Monday, December 7, 2015

A Review of the Planetarium at RVCC: The Alien Who Stole Christmas

Last year I purchased a Groupon for the Planetarium at Raritan Valley Community College.  This is literally a stone's throw away from where I live, and after reading about it online, I figured it might be fun to try.

What is the Planetarium at RVCC?

Raritan Valley Community College is located in Branchburg, not far off of Rt. 78, 287 and 22.  It's very easy to get to.  The planetarium offers star shows, laser light shows and an observatory open on select days for viewing.  My review is based on one of their public star shows, The Alien Who Stole Christmas, which is offered throughout the month of December.

What is the Planetarium Like?

The Jersey Momma's Boy was four when we took him to the planetarium.  He loved the idea that he was going to a college campus, and it was exciting for him to see the college buildings, the planetarium, and the dome of the observatory.  Upon entering the planetarium, you'll see what looks almost like the tunnel of a spaceship.  My son was in awe of this!


You'll check in at the lobby, get your tickets, shop if you like (there is a very small case of souvenir goodies you can buy if you're so inclined).  The Jersey Momma's boy was fascinated by the coin drop- one of those giant contraptions where you throw your coins in and watch them spiral to the bottom:


Once you venture into the "space tunnel," you can view some space displays and glowing windows of space facts.  The lights are pretty dim once you get through that tunnel, preparing your eyes for the planetarium itself.  I don't have any pictures for you from here on in, because the lighting was not really suitable for photos.

The Alien Who Stole Christmas

The planetarium doors open a few minutes before show time.  It is important to note that once the doors of the planetarium are closed, they cannot let you in, so don't be late to your show (they suggest you arrive 20-30 minutes before show time).  Also, if you need to leave to use the restroom, they cannot open the doors to the planetarium to let you re-enter, by order of the fire marshall.  So do your business before you head in there!  The show itself is cute, but a little hokey.  Don't expect superb graphics and computer animation. These are just cartoon images projected onto the ceiling, narrated by your host of the show, who is in the room with you, reading into a microphone.  The story revolves around some aliens kidnapping Santa, but it's nothing scary and recommended for ages 6-10.  My son was only 4 and he was okay with the show, but not all little ones are the same!  Think ahead to what your child will like best.  The seats are comfy enough, and they are tilted back so you can look up at the giant pseudo-sky without hurting your neck.  The whole show runs about 40 minutes.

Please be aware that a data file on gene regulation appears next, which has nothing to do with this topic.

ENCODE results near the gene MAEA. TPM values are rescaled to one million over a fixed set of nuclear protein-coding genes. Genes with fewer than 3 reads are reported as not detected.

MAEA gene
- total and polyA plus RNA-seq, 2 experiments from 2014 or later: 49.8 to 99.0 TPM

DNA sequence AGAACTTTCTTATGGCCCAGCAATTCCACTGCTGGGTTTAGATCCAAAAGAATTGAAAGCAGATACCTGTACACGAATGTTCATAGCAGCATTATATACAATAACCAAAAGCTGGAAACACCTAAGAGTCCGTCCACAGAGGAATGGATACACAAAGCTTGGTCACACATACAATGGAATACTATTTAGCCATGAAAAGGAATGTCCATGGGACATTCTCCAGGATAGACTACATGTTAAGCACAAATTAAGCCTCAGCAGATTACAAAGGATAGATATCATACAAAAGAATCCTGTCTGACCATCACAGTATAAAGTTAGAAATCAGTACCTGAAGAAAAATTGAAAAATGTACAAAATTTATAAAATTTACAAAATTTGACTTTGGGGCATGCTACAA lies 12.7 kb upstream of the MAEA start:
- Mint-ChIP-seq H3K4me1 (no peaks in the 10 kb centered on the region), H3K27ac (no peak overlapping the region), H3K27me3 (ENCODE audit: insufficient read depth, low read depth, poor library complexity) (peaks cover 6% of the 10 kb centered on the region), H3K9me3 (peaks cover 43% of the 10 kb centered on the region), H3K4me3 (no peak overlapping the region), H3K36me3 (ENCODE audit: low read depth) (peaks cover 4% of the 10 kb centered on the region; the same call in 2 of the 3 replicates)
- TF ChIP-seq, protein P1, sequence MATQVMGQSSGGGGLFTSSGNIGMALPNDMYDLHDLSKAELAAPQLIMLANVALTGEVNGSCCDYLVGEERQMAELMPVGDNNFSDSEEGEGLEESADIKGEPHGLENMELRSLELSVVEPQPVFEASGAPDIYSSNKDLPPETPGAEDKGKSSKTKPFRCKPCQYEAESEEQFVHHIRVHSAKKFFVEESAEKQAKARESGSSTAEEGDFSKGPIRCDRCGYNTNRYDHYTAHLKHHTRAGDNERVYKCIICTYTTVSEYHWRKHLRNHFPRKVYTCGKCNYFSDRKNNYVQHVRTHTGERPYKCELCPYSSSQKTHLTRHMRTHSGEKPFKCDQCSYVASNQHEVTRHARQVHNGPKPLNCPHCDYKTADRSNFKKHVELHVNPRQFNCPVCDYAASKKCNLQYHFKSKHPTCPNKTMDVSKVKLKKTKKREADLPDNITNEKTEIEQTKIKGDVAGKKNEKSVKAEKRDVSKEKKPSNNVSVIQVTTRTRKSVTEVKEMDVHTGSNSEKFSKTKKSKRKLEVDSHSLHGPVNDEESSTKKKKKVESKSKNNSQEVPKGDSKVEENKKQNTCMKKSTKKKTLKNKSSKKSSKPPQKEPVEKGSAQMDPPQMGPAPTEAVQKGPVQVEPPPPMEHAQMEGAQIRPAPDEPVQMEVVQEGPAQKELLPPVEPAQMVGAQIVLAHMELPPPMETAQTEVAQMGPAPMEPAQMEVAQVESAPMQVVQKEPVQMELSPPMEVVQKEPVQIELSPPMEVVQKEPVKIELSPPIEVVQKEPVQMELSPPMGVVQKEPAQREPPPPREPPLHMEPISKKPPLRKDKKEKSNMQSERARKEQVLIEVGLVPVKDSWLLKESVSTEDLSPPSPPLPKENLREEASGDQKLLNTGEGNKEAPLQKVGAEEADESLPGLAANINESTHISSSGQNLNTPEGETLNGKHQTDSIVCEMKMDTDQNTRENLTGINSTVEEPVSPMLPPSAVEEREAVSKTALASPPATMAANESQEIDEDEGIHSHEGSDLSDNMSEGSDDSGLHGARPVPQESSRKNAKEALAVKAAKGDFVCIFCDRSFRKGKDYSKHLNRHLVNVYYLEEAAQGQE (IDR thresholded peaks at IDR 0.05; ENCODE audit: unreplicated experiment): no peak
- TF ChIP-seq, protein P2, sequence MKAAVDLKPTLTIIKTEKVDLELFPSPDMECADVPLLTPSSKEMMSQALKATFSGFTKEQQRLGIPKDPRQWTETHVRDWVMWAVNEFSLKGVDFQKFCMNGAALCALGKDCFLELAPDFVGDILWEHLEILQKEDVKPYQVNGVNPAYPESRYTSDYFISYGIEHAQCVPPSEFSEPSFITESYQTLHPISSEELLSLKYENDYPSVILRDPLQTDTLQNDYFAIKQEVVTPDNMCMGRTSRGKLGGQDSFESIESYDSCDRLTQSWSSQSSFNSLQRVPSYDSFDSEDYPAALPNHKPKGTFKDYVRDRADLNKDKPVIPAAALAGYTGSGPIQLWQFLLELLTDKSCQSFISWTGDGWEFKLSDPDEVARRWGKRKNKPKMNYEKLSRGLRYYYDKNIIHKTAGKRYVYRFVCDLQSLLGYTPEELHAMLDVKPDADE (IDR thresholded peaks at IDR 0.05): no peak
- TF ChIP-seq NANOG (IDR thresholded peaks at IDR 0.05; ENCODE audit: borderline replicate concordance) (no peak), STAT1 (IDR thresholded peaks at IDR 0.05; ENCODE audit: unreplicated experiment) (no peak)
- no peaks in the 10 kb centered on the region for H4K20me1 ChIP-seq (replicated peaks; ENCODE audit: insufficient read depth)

What You Need to Know
  • This is a planetarium, so it will be dark.  Sometimes, very dark, as you need to be able to see the night "sky" above you.  If your little one has issues with the dark, just keep in mind that this might not be the right event for them.  If you have to leave during the show, just remember that they won't let you back in.
  • As of the publication date of this entry, tickets are $8 each, or you can watch two shows for $14 on the same day
  • They recommend that you call ahead to reserve a seat, although there are no assigned seats once you enter the theater
  • This was a great learning experience for my son.  He was able to experience a real planetarium at a low cost and learn a little bit about the solar system in the process.
  • We once attended a different show in the summer and it was a nice change on a hot day, perhaps an alternative to a movie?

Jersey Momma Tips
  • Be on time!
  • This is a small planetarium on a college campus, so as I usually say, don't expect it to compare to larger, more costly planetariums in museums.
  • If you think the Alien Who Stole Christmas might not be right for your child, check out what else they have to offer.  There are other star shows and music laser light shows, too, all of which look like a lot of fun.
  • The planetarium also offers events for children with autism.  Check their event listings page for more details.
  • Head over to their Facebook page or sign up for their email list for more information.



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